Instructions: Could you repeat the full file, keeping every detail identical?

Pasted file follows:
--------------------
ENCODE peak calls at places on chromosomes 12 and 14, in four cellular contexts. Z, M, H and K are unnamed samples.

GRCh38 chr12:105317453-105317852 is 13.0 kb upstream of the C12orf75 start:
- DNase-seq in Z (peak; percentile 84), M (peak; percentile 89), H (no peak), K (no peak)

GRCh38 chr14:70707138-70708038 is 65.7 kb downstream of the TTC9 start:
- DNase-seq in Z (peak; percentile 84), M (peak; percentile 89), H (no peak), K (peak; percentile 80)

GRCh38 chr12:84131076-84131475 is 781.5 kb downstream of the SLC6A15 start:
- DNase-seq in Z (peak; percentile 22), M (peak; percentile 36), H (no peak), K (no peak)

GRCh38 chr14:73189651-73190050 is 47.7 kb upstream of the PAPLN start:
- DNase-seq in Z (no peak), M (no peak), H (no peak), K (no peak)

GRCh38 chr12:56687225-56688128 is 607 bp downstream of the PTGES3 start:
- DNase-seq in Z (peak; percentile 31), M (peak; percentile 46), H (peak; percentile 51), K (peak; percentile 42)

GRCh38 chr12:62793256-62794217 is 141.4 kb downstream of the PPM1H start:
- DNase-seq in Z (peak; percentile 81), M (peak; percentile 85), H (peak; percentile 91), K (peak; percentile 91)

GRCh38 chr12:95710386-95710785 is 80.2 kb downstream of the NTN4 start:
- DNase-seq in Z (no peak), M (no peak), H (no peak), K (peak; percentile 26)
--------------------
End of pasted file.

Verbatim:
ENCODE peak calls at places on chromosomes 12 and 14, in four cellular contexts. Z, M, H and K are unnamed samples.

GRCh38 chr12:105317453-105317852 is 13.0 kb upstream of the C12orf75 start:
- DNase-seq in Z (peak; percentile 84), M (peak; percentile 89), H (no peak), K (no peak)

GRCh38 chr14:70707138-70708038 is 65.7 kb downstream of the TTC9 start:
- DNase-seq in Z (peak; percentile 84), M (peak; percentile 89), H (no peak), K (peak; percentile 80)

GRCh38 chr12:84131076-84131475 is 781.5 kb downstream of the SLC6A15 start:
- DNase-seq in Z (peak; percentile 22), M (peak; percentile 36), H (no peak), K (no peak)

GRCh38 chr14:73189651-73190050 is 47.7 kb upstream of the PAPLN start:
- DNase-seq in Z (no peak), M (no peak), H (no peak), K (no peak)

GRCh38 chr12:56687225-56688128 is 607 bp downstream of the PTGES3 start:
- DNase-seq in Z (peak; percentile 31), M (peak; percentile 46), H (peak; percentile 51), K (peak; percentile 42)

GRCh38 chr12:62793256-62794217 is 141.4 kb downstream of the PPM1H start:
- DNase-seq in Z (peak; percentile 81), M (peak; percentile 85), H (peak; percentile 91), K (peak; percentile 91)

GRCh38 chr12:95710386-95710785 is 80.2 kb downstream of the NTN4 start:
- DNase-seq in Z (no peak), M (no peak), H (no peak), K (peak; percentile 26)